Tuesday, January 08, 2008

Keith, It’s All About The Kids

When I was a lad in the 1950s, we used to play stickball at our local school yard. We weren’t exactly affluent—one kid would bring a Spaldeen (a high-bouncing pink rubber ball made by Spalding Company), one would bring a stickball bat (a specially made thicker-than-normal broomstick with tape wrapped around one end for a better grip). We all wanted to win, but we also had a basic sense of fairness. So, if the player who just struck out complained that he hadn’t been ready for the pitch we’d grant him a “do-over” in the spirit of justice and having a good time. Being kids, however, sometimes our urge to win prevailed over everything else and we’d forget about do-overs and we would argue about the rules or about whether a hit was fair or foul. Not infrequently we would get so caught up in the argument that one of us would simply leave the game and go home. Unless it was the kid who brought the bat or the Spaldeen, the rest of us kept playing. But, the way I remember, it wasn’t as much fun playing one person short.

These episodes of school yard athletics popped into my head this morning as I read Olympia Meola’s story in the TD about the School Board meeting yesterday. As I mentioned in my previous post there was this little skirmish between George Braxton and Keith West over who would chair the board for the next year. Of course, if I had been reading some of my fellow bloggers, I would have known that this was a major battle and that there were some pretty strong feelings about whether or not to keep Braxton for another year. Well, as the TD article pointed out, the board reelected George Braxton. And, to my great disappointment, Keith West acted like one of those kids from my youth. He announced to his colleagues that he just wasn’t going to play any more. He will not run for reelection to his board seat next year. More important, he will not work on implementing the board’s “New Direction,” which he did so much to bring into existence. Instead, Keith will spend his time trying to recruit candidates suitable to him to run for election to the board at November’s election.

Come on, Keith! Swallow your ego and get on with the job that 7th District voters elected you to do. Although I didn’t pay any attention to your election campaign (not living in your district), I don’t imagine that you won by promising your constituents that you would work hard for the children of the city but only if you got your way. Governing our schools is a task that the laws of the Commonwealth entrust to a board, not to an individual. As in any kind of governing body, it takes a majority to make a decision. This is one of those unfortunate facts about a republican form of government. It’s messy. It’s slow. A dictatorship is always more efficient. But, most of us think that a republic is the way to go.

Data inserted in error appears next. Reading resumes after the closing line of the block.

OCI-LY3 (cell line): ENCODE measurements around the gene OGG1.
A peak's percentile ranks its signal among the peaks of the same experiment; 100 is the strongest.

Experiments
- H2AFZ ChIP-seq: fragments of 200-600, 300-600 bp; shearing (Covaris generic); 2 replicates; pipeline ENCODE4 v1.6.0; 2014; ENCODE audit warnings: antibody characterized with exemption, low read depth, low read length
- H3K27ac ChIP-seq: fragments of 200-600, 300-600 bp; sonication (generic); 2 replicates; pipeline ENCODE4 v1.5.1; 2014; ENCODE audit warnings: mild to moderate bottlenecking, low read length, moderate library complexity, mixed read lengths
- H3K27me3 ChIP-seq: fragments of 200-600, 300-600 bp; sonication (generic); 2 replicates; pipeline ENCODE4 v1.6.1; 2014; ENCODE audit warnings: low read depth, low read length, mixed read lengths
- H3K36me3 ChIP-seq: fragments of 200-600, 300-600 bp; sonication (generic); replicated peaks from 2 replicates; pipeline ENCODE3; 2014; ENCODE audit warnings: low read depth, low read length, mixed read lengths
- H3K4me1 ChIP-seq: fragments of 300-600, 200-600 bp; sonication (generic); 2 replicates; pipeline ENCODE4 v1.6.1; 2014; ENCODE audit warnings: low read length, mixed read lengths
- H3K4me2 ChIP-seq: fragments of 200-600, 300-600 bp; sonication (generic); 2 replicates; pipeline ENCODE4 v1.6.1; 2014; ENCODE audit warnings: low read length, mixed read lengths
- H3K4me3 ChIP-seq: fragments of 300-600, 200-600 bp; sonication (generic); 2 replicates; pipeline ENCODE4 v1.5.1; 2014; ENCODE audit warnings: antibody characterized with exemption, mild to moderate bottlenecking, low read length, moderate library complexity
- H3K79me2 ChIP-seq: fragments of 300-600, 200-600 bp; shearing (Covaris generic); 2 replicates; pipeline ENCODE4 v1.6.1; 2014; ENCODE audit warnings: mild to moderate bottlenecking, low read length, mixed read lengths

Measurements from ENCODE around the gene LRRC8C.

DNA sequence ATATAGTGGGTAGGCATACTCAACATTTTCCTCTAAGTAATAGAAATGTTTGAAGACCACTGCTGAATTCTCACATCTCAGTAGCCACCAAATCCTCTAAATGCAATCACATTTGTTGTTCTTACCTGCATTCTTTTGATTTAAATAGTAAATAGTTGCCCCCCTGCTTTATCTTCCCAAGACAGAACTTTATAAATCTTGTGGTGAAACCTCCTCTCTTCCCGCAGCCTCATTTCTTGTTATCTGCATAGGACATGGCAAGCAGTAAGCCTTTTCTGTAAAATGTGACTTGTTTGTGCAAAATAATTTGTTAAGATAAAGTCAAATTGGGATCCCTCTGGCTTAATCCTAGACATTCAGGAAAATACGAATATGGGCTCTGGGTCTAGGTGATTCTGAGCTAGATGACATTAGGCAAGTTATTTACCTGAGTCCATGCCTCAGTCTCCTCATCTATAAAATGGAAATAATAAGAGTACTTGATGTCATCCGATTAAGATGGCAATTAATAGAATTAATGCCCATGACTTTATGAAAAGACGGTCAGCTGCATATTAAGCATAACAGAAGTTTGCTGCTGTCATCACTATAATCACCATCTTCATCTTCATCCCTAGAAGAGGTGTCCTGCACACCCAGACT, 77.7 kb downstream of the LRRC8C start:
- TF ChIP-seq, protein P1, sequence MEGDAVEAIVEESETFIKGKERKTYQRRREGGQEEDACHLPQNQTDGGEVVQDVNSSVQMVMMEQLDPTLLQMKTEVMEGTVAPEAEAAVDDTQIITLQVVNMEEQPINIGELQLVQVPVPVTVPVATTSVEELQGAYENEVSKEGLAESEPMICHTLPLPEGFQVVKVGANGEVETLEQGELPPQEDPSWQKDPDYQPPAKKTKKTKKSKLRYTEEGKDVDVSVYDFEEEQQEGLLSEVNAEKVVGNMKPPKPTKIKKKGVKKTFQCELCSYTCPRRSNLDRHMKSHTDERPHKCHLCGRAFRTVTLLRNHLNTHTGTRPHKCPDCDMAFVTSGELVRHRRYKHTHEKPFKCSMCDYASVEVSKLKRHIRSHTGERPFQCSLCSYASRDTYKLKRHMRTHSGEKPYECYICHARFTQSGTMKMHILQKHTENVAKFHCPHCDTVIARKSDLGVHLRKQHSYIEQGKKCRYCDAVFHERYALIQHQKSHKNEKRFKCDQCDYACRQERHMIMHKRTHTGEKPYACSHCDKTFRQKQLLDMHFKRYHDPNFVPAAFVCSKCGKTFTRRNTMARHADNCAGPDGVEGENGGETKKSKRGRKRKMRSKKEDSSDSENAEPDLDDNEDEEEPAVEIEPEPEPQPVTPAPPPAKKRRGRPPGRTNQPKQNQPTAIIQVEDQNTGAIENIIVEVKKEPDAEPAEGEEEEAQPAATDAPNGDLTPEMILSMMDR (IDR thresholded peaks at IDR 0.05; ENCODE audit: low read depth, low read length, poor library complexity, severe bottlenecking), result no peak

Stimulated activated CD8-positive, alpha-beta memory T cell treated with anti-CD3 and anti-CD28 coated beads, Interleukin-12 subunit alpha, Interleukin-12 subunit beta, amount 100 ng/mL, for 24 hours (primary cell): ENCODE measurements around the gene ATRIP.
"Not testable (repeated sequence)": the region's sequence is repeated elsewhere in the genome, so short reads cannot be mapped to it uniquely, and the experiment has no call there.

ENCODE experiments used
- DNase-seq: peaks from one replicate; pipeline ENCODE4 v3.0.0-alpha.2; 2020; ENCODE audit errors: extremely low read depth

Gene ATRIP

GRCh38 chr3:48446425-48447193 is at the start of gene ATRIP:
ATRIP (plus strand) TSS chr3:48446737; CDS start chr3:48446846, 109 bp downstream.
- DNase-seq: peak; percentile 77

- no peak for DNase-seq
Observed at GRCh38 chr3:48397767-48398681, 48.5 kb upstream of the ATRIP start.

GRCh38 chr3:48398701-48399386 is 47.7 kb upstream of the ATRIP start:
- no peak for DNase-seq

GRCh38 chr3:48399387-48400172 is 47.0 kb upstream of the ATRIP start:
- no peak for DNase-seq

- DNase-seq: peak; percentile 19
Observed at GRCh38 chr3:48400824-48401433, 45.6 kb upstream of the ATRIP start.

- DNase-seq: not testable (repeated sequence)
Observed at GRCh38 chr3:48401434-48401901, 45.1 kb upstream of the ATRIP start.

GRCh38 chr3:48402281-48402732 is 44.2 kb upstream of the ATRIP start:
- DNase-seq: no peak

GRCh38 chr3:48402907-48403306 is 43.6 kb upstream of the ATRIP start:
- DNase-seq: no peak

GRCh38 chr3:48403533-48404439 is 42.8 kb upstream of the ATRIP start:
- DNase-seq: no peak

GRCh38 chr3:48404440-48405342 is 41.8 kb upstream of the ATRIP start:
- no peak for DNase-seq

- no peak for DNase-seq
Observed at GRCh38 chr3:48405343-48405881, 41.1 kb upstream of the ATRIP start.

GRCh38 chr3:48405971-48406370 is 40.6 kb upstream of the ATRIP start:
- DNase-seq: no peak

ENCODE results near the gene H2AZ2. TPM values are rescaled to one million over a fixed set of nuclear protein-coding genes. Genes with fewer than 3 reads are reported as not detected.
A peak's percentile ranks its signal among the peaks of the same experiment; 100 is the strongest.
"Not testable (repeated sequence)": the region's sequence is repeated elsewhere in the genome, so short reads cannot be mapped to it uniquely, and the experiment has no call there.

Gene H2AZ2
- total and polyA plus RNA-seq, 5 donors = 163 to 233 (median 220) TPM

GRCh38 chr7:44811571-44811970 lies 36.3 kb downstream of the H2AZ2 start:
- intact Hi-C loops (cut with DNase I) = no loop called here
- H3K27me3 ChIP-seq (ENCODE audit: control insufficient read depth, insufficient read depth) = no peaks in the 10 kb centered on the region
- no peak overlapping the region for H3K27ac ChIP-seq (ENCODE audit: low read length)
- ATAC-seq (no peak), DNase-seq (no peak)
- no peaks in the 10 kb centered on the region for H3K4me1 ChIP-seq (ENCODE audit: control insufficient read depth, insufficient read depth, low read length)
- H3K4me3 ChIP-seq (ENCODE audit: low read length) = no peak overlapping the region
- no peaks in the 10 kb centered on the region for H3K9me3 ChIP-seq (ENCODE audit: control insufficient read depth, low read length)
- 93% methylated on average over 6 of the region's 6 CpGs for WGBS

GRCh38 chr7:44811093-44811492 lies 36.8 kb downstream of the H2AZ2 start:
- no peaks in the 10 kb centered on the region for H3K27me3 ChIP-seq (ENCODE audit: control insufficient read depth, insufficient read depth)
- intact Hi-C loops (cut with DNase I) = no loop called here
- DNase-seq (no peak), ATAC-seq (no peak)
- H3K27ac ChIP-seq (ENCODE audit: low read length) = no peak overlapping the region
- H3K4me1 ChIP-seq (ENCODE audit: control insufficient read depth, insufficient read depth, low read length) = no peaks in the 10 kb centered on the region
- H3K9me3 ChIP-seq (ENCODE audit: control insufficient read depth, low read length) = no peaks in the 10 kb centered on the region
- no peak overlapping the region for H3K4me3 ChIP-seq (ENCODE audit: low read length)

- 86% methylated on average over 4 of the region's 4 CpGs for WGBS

Keith, this is not about you. This is not about George Braxton. It is about the children of Richmond. If you really care about them, finish the job you started. If New Direction was your baby, you need to stay around and nurture it and watch it grow. You can’t just take your Spaldeen and go home.

2 comments:

emma said...

Unfortunately, I live in KW's district and I have a rising 3rd grader and a rising 6th grader that attend RPS. I really need some one to turn to as I face middle school for my oldest.

What he has done is render himself, and his consituents, powerless. There is a right way and a wrong way to negotiate change. His arrogance now directly impacts me and I don't appreciate it.

I find his behavior immature and irresponsible. And, all the people I know that congratulate him on "taking a stand" do not actually have children in RPS and cannot know how damaging his actions were.

Anonymous said...

I congratulate West for "taking a stand" and I do have children attending the RPS. I agree that his reaction was immature, however, I understand how frustrating it must be for the few, who know what is right, to work within a system that merely covers up and protects itself instead of advocating for the students. The inactions of the school board and RPS administration are far more damaging. Atleast West's fit draws the much needed attention to the RPS system and board.